Wednesday, September 13, 2006


Some friends despair that record shopping in NYC ain’t what it used to be. They’ve probably taken the easy pickings, the standards you snap up for a quarter of the price in the UK; what’s left you might have to dig a little deeper for or – dare I say it – expand your monocultural tastes to encompass more genres of music, but it’s still a rich land grab in NYC’s world of vinyl.

True, it is possible to snap up rarities at prices that, after you’d sold them on in the UK or that crazy long tail economic frenzy of ebay, would easily cover your air fare, but I’ve never been in the buy-and-sell market. Anyway, it’s hard enough lugging home what I’ve bought for myself and, not being great mates with my bank manager, the “temporary overdraft” farrago might be just a bit too much.

Bleeker Street is the obvious place to start; on this, like other trips, I go into Generation Records just off Bleeker on Thompson first. It’s the sort of place where you can still find bargains for under $5. Like Judy Henske’s Little Bit Of Sunshine…Little Bit Of Rain; and Sandy Denny’s Like An Old Fashioned Waltz. Admittedly, the Denny sleeve has suffered some damage, but the vinyl is in ex shape, so for $3 I’ll live with it until a better sleeve comes along.

Bleeker Bob’s is worth going into, even though it’s overpriced. They did, though, provide the biggest disappointment of the shopping fandango. Imagine – both Merry Clayton albums, and both too scratched to consider buying. At $25 each they were a little heavy, especially as they’d been marked VG. However, the records weren’t VG; they were G (that marvellous record collecting anomaly where G – Good – means good for nothing). It was like watching ebay move from the virtual to the real world: someone claims a fucked record is in decent nick and overprices it.

I did buy Swedish band Ola and the Janglers’ Let’s Dance album – still sealed – which, at $25, seemed entirely reasonable. This was because I hadn’t heard their late-60s material. Very generic 60s pop with a Merseybeat hangover (in 1969!) and a standard attempt at light-psych. Still, some very attractive trousers are sported on the sleeve, if skin-tight and made by a colourblind tailor is your idea of attractive. That purchase was all my fault, of course, but maybe Bleeker Bob’s isn’t really worth going in to…don’t put it at the top of your shopping destinations, anyway.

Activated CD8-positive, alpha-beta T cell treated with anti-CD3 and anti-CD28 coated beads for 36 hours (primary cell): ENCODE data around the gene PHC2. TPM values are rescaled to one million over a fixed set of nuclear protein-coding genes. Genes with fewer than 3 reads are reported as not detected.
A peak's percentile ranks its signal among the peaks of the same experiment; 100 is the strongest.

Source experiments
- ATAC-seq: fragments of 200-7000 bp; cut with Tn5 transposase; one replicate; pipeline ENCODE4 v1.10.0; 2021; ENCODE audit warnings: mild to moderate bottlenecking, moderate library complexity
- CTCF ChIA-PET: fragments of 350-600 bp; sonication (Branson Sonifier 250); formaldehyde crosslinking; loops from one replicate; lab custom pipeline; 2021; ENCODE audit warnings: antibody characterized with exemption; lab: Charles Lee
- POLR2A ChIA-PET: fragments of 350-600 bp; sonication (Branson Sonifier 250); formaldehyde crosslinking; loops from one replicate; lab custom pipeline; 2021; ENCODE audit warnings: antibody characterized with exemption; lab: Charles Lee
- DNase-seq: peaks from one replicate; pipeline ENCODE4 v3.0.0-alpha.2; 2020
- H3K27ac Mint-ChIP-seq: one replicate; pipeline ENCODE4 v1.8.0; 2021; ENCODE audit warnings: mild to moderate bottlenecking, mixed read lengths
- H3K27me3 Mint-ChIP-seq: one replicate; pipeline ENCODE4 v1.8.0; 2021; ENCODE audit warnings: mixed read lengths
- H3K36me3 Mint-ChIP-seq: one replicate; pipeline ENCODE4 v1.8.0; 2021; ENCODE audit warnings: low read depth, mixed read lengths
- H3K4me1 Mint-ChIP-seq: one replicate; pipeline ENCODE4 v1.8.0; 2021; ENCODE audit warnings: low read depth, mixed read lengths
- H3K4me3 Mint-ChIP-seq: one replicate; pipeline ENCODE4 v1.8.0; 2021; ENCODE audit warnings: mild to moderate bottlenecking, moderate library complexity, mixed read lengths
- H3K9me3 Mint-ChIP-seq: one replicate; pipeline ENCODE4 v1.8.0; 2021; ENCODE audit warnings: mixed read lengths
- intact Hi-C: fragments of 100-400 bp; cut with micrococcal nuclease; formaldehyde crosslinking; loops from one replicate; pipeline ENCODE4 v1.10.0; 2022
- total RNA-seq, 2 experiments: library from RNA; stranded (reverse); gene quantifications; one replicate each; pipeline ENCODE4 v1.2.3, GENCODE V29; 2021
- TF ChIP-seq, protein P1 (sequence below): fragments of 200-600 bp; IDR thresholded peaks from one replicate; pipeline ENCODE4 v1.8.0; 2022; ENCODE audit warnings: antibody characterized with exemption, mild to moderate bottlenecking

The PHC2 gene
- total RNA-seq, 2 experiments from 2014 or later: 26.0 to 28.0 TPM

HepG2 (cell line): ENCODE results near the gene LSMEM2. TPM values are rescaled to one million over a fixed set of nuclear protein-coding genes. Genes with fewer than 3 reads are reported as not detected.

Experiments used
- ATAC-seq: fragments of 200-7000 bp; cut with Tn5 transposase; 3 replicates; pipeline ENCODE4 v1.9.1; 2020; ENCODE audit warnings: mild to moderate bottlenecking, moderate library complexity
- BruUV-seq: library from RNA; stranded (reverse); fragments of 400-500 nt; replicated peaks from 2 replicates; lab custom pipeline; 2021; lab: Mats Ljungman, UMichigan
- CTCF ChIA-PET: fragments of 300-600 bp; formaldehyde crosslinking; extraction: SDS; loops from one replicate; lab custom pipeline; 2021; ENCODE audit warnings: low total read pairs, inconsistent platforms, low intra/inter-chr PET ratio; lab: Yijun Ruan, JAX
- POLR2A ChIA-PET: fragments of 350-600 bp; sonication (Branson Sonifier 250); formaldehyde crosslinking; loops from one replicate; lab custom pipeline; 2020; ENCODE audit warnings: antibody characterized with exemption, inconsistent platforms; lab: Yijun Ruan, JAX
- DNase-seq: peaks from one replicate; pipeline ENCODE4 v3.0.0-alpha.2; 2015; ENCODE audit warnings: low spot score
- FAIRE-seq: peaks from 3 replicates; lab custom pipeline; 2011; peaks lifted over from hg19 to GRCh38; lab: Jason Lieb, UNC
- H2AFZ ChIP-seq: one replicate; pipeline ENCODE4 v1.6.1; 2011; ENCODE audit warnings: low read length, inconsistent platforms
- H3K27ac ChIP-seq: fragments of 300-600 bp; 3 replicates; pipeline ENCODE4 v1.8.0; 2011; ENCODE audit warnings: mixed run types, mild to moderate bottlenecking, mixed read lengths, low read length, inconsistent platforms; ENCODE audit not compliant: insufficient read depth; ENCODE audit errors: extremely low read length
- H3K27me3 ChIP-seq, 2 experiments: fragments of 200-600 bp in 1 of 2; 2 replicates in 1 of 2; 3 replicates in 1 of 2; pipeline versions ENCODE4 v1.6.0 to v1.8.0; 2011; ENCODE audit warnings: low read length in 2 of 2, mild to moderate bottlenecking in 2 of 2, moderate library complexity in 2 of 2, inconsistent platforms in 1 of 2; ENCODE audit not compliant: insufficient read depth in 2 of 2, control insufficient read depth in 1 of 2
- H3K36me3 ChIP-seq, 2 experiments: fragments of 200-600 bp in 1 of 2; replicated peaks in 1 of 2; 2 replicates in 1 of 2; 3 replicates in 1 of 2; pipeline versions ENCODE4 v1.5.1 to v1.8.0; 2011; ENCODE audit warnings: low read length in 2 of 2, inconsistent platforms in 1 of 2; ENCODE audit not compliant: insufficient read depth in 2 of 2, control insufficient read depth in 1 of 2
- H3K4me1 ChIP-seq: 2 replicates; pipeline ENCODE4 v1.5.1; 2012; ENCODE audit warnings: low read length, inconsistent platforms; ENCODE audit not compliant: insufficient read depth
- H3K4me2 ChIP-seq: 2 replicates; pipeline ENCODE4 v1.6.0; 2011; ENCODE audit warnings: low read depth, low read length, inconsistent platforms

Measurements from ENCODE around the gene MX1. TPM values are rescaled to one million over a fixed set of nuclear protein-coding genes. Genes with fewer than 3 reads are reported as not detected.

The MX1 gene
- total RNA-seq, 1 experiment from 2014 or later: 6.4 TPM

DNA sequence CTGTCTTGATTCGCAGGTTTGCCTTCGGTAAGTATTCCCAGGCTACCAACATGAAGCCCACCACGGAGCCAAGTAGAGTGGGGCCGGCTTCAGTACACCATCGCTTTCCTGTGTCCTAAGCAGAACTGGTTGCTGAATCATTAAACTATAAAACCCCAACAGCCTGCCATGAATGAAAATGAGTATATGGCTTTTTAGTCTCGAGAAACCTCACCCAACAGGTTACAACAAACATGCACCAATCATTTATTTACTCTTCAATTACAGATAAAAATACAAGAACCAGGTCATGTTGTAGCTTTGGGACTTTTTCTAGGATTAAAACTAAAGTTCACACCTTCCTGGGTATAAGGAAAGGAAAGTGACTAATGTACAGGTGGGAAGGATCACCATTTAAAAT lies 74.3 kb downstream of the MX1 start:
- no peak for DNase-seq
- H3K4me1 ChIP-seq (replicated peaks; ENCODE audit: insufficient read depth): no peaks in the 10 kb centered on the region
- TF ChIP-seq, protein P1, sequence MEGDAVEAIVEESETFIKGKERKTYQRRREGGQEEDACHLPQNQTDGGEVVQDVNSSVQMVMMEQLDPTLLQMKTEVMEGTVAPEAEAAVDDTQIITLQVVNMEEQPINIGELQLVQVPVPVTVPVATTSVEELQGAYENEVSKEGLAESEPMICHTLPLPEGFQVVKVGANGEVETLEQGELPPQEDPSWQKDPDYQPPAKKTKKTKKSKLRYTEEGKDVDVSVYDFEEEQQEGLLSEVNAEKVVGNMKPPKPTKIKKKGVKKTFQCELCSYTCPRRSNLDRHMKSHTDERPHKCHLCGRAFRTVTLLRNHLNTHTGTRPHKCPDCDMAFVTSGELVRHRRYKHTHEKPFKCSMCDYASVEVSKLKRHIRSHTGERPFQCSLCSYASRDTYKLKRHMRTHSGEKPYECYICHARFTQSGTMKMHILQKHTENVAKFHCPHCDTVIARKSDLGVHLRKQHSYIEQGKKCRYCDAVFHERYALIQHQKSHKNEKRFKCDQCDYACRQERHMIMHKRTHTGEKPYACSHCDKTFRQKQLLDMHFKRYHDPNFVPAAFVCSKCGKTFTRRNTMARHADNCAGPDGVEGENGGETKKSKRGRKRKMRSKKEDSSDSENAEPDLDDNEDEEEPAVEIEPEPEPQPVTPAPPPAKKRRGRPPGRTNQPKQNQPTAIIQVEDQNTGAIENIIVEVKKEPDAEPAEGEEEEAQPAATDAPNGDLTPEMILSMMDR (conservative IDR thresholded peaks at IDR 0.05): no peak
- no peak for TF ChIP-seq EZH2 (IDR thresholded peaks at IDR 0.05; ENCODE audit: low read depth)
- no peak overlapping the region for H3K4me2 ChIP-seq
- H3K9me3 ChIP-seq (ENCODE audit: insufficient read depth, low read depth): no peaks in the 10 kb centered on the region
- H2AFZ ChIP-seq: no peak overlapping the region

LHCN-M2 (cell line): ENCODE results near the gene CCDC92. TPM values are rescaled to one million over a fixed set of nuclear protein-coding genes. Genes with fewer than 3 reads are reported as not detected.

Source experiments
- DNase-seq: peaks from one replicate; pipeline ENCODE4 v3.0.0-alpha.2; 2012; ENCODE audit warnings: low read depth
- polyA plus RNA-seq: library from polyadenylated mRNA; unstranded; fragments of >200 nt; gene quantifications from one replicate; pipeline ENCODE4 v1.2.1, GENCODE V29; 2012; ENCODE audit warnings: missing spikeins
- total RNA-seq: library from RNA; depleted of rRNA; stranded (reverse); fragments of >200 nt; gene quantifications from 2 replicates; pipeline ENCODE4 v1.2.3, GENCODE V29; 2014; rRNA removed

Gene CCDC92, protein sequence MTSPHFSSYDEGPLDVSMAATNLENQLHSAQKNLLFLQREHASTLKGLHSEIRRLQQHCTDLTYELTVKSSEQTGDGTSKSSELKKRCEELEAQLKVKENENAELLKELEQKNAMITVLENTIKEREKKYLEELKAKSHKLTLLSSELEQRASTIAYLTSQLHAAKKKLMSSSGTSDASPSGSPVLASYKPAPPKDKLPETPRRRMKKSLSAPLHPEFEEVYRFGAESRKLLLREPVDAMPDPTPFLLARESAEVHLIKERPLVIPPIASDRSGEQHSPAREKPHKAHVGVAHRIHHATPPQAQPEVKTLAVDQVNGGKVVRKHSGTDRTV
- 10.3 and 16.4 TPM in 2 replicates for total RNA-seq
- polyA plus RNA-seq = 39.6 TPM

If you want to hear how the 60s really swung in Sweden, look no further than the triple CD set Stora Popboxen, which came out about 10 years ago (that’s when I got mine, anyway). The earlier Ola and the Janglers’ material on that is worth a listen, along with pre-Abba bands the Hootenanny Singers (Bjorn) and the (far better) Hep Stars (Benny). There are some stone cold classics on there, most notably The Beathovens’ Summer Sun (an aching lament that Ray Davies at his peak in the years 1965-7 somehow forgot to write; Scandinavian friends who know more about this than I, however, warn me that their other material is not up to scratch) and Steampacket II’s Take Her Anytime, a fuzzed-up soul psych-out with an insistent pop pulse that blows away any reference to Rod Stewart and Brian Auger’s Steampacket venture. The song was released as a single in the UK under the band name The Longboatmen; the 7” has just been reissued. If I had the silly money – 7 quid; did I mention I was skint? – I’d buy one today. If I had the really silly money - several hundred pounds - I'd probably buy 50 new records instead of the original 7".

For anyone interested in the roots of the Swedish guitar pop genesis – some might say genius – Stora Popboxen’s a good place to start. Copies of it are probably still littering the sale bins in Sweden, so if you’ve got a friend there, call in a favour.

More on record shopping in NYC later.

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